Many areas of the wine industry are changing fast, reacting to new technologies, new forms of retailing and the effects of climate change
An evolution is occurring within a more informed consumer environment, where the global trend is to drink less, but better. This consumption is increasingly taking place in social or sharing environments rather than ‘solitary’ ones. Enormous opportunities are emerging for wine brands to engage consumers through more imaginative forms of labelling. The industry is taking on the challenge to make an impact through labels that show innovation in both design and technology.
Wine is a serious industry but, for entry or medium level wines, some brands are confident to try a little humour. Niepoort Diálogo, for example, has a witty cartoon story on a label which wraps round the bottle of red wine. In Portugal, improvements began with better label design, and the use of simplified, more contemporary logos and fonts. Then came some linguistic pruning, with simpler brand names and a more discrete presentation of Portugal’s complex grape variety names, as marketers begin to target international markets. The most forward-thinking brands are now designing labels for the Instagram generation that will look good online.
Despite this embrace of modernity by an industry sometimes seen as conservative, the provenance of a wine remains as important as ever — and it must be transparent. Wine is about the terroir in which it is produced and the people who make it. Talented story telling can provide good leverage here. A label which speaks volumes is that of Três Bagos wines, part of the Lavradores de Feitoria range. This wine is made from three grape varieties, grown at three different wine properties. The best Douro wines are often blends, and this label gets the idea across with an elegant and simple design.
Another area of concern to an increasing number of consumers — particularly younger ones — is sustainability. Not only must the label itself be sustainable, with no use of plastic, and the employment of eco-friendly paper, inks and glue, but equally the label of the future will now more often contain some kind of climate information: is the wine made using sustainable farming methods in the vineyard; at a ‘green’ winery with advanced water management; bottled in lighter bottles with a lower carbon footprint?
Augmented reality or wine infotainment
Perhaps one of the most exciting developments we can look forward to in bottle labelling is the use of augmented reality actioned by apps on our smartphones. Another silly invasion of our already tech-crammed lives? I do not think so. Picture this: you are walking down the aisle of your favourite wine store. You stop in front of a brand with a catching name and see the invitation “Use your smart- phone and augmented reality to find out more about this wine”. A moment later you are watching a video of the wine maker describing what makes his red wine so special; then, you move on to the next bottle on the shelf, a white from the same brand, and this time a virtual sommelier in a video explains the best pairings for your wine.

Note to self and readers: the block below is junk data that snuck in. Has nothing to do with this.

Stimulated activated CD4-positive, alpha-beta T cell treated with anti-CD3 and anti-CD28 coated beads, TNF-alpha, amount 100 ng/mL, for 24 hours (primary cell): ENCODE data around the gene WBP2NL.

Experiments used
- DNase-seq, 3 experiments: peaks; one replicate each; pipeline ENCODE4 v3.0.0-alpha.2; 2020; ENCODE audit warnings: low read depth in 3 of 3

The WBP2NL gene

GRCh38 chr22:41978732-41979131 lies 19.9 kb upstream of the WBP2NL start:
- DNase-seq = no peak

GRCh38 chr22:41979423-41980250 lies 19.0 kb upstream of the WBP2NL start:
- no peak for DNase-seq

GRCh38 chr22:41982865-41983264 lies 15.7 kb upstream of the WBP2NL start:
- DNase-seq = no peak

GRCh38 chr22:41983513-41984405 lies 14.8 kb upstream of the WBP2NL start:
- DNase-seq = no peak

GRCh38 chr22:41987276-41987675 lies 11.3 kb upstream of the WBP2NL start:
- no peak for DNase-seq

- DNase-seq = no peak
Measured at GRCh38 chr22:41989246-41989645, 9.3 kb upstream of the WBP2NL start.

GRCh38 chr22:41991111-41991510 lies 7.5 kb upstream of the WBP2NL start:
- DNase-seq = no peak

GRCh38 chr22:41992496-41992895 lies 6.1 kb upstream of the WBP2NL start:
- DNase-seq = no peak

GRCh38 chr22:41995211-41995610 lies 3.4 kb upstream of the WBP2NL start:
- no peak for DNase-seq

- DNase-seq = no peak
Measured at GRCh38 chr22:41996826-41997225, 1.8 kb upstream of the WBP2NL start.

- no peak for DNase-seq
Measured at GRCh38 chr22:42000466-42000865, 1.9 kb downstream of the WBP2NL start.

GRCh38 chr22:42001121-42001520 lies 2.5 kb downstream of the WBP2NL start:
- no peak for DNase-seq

The possibilities are almost endless, switch- ing back and forth between detailed information and entertainment, with one of the keys to success for the wine brand being the provision of different video interactions on different labels, to generate brand empathy and encourage the consumer to sample the entire range.
With augmented reality technology, the small-scale, restricted format of a traditional wine bottle label becomes obsolete. The brand can now provide infinitely more information about the wine, in an entertaining and engaging manner. This eye-catching technology has already been successfully tested in retail out- lets by an Australian company, Treasury Wine Estates, with its 19 Crimes brand. Targeting a younger consumer, each of the 19 different bottles tells the story of 19 villains who be- came settlers — simply by downloading the app and pointing your phone at the label. It is per- haps not necessary to go quite this far… but think of what could be done in the Douro, for example, with historic wine industry characters such as the Marquês de Pombal or Baron Joseph James Forrester, or even just a video of a famous wine property showing the terraced socalcos vineyards.
The wine industry is today determined not to be left behind when it comes to advances in technology. Augmented reality technology is currently being tested by Symington Family Estates, for part of their Douro Valley still wine range.
Expect some surprising bottles on your local shelves soon!